Zawata

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Zawata
Other transcription(s)
 • Arabic زواتا
Zawata, 2016
Zawata, 2016
Zawata is located in the Palestinian territories
Zawata
Zawata
Location of Zawata within the Palestinian territories
Coordinates: 32°14′45″N 35°13′34″E / 32.24583°N 35.22611°E / 32.24583; 35.22611Coordinates: 32°14′45″N 35°13′34″E / 32.24583°N 35.22611°E / 32.24583; 35.22611
Palestine grid 171/183
Governorate Nablus
Government
 • Type Village council
Population (2006)
 • Jurisdiction 1,900
Name meaning Zawata, personal name[1]

Zawata (Arabic: زواتا‎) is a Palestinian town in the Nablus Governorate in northern West Bank, located 6 kilometers Northwest of Nablus. According to the Palestinian Central Bureau of Statistics (PCBS), the town had a population of 1,900 inhabitants in mid-year 2006.[2]

Location[edit]

Zawata is located 4.4 km north of Nablus. It has Ijnisinya and ‘Asira ash Shamaliya to the east, Ijnisinya and An Naqura to the north, An Naqura and Beit Iba to the west, and Beit Iba and Nablus to the south.[3]

History[edit]

Tessera, got at Zawata

Clermont-Ganneau found here tessera, probably from the Ptolemaic period.[4]

Ottoman era[edit]

Zawata, like all of Palestine was incorporated into the Ottoman Empire in 1517. In the 1596 tax registers, it was part of the nahiya ("subdistrict") of Jabal Sami, part of the larger Sanjak of Nablus. It had a population of 11 households, all Muslims. The inhabitants paid a fixed tax rate of 33,3% on agricultural products, including wheat, barley, summer crops, olive trees, goats and beehives, in addition to occasional revenues and a press for olive oil or grape syrup, and a fixed tax for people of Nablus area; a total of 6,944 akçe.[5]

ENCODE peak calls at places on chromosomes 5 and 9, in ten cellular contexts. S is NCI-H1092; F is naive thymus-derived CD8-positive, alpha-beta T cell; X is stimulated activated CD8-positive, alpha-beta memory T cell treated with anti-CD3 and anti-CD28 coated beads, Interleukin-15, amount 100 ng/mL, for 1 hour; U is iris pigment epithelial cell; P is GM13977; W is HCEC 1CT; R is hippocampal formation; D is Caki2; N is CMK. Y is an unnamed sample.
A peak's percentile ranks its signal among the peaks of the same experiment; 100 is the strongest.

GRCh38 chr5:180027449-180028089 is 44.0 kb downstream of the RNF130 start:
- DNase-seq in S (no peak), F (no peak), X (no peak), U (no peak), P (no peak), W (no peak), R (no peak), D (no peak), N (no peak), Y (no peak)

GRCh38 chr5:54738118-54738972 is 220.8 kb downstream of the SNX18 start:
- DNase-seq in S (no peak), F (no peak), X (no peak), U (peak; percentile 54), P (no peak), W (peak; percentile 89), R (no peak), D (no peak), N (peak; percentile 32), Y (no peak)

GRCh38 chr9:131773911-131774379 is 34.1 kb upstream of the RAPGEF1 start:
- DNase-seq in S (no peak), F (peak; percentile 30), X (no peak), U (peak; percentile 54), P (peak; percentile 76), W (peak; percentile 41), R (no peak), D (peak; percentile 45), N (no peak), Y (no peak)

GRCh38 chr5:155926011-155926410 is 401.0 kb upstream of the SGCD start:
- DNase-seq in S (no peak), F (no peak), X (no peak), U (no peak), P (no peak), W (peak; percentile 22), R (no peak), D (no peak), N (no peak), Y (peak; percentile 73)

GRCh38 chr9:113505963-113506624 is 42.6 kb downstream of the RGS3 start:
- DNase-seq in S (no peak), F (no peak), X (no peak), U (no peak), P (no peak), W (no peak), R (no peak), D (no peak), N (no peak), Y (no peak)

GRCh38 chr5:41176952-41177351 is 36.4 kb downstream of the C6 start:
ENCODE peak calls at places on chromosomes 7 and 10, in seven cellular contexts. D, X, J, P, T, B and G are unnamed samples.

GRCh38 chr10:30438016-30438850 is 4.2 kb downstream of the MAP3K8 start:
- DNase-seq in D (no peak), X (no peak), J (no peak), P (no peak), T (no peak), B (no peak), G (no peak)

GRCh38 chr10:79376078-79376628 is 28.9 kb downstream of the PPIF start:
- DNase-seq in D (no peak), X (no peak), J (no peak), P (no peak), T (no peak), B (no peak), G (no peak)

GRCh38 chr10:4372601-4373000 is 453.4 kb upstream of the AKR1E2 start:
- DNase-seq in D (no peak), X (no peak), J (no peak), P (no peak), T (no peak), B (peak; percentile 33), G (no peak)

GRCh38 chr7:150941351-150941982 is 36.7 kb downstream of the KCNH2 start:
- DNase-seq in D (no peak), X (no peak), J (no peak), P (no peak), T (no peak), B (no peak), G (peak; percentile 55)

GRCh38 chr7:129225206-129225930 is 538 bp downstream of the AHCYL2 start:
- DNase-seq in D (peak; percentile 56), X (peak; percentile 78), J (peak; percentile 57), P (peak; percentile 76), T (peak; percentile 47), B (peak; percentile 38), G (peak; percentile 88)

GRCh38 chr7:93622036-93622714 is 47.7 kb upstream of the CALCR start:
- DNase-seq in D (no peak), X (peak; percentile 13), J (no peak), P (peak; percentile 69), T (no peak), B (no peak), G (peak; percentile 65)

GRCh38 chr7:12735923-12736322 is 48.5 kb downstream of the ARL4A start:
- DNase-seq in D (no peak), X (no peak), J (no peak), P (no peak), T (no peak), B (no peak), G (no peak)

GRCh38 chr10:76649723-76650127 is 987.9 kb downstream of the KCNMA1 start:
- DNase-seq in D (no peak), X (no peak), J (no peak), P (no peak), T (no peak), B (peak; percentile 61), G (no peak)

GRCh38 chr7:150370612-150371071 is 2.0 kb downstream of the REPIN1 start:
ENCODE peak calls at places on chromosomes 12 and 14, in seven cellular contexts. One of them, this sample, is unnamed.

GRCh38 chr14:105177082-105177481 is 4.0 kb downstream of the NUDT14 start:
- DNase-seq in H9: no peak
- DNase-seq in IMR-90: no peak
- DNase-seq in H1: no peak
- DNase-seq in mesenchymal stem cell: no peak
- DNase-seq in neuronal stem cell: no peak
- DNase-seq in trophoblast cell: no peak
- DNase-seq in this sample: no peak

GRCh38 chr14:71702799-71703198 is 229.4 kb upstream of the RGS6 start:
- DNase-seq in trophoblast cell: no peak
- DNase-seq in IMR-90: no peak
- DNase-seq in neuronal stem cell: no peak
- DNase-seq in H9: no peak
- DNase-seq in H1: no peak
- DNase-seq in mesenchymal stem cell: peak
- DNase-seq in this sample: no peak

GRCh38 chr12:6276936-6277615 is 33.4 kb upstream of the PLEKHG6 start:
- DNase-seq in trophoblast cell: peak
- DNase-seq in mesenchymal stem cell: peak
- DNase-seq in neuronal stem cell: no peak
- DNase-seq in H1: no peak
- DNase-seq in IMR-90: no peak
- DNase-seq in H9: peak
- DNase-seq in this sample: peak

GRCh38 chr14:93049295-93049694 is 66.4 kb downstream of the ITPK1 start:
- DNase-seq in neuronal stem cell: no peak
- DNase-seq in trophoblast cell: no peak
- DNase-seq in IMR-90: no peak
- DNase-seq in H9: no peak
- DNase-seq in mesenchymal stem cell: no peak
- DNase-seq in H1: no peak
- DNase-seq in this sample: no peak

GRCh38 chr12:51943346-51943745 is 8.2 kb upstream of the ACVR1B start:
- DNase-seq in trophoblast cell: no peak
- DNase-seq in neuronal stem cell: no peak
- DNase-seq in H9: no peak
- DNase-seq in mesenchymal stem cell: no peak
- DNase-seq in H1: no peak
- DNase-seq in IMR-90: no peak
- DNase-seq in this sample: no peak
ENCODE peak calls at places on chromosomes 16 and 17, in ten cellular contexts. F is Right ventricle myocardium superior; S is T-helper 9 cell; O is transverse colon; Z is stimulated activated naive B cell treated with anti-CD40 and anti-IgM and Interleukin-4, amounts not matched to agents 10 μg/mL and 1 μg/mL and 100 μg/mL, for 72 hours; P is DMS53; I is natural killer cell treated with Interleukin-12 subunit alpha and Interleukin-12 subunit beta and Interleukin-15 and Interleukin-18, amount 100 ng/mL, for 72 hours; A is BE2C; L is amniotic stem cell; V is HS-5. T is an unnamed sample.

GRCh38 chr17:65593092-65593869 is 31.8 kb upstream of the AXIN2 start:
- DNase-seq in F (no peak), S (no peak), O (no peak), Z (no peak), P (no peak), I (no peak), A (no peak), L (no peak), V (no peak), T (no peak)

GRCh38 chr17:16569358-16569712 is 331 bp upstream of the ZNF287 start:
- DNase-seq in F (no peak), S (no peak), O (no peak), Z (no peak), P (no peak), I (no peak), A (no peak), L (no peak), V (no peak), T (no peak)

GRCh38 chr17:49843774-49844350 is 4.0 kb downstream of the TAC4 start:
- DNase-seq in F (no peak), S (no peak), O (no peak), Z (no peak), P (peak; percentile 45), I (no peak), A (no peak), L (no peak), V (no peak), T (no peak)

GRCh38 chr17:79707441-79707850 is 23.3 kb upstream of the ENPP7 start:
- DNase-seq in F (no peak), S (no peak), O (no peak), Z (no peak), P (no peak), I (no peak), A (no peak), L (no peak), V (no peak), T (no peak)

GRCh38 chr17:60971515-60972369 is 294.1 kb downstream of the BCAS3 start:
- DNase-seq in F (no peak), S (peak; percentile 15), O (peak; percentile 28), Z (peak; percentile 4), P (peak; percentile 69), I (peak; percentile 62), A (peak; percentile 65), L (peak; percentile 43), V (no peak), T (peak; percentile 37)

In 1882, the Palestine Exploration Fund's Survey of Western Palestine (SWP) described Zawata as: "a village of moderate size, on a hill, with springs in the valley to the north."[6]

British mandate era[edit]

In the 1922 census of Palestine conducted by the British Mandate authorities, Zawata had a population of 214 Muslims,[7] increasing in the 1931 census, to 247 Muslims, in 73 houses.[8]

In 1945 the population was 330 Muslims,[9] while the total land area was 3,558 dunams, according to an official land and population survey.[10] Of this, 13 dunams were for citrus and bananas, 334 for plantations and irrigable land, 1,842 for cereals,[11] while 31 dunams were classified as built-up areas.[12]

Jordanian era[edit]

In the wake of the 1948 Arab–Israeli War, and after the 1949 Armistice Agreements, Zawata came under Jordanian rule.

Post 1967[edit]

After the Six-Day War in 1967, Zawata came under Israeli occupation. Part of the village land has been confiscated for the construction of an Israeli military road. This road also cuts off Zawata from its northern most land.[13]

References[edit]

  1. ^ Palmer, 1881, p. 196
  2. ^ Projected Mid -Year Population for Nablus Governorate by Locality 2004- 2006 Palestinian Central Bureau of Statistics
  3. ^ Zawata Village Profile, ARIJ p. 4
  4. ^ Clermont-Ganneau, 1896, pp.330-331
  5. ^ Hütteroth and Abdulfattah, 1977, p. 125
  6. ^ Conder and Kitchener, 1881, SWP II, p. 162
  7. ^ Barron, 1923, Table IX, p. 24
  8. ^ Mills, 1932, p. 66
  9. ^ Department of Statistics, 1945, p. 19
  10. ^ Government of Palestine, Department of Statistics. Village Statistics, April, 1945. Quoted in Hadawi, 1970, p. 61
  11. ^ Government of Palestine, Department of Statistics. Village Statistics, April, 1945. Quoted in Hadawi, 1970, p. 108
  12. ^ Government of Palestine, Department of Statistics. Village Statistics, April, 1945. Quoted in Hadawi, 1970, p. 158
  13. ^ Zawata Village Profile, ARIJ p. 16

Bibliography[edit]

External links[edit]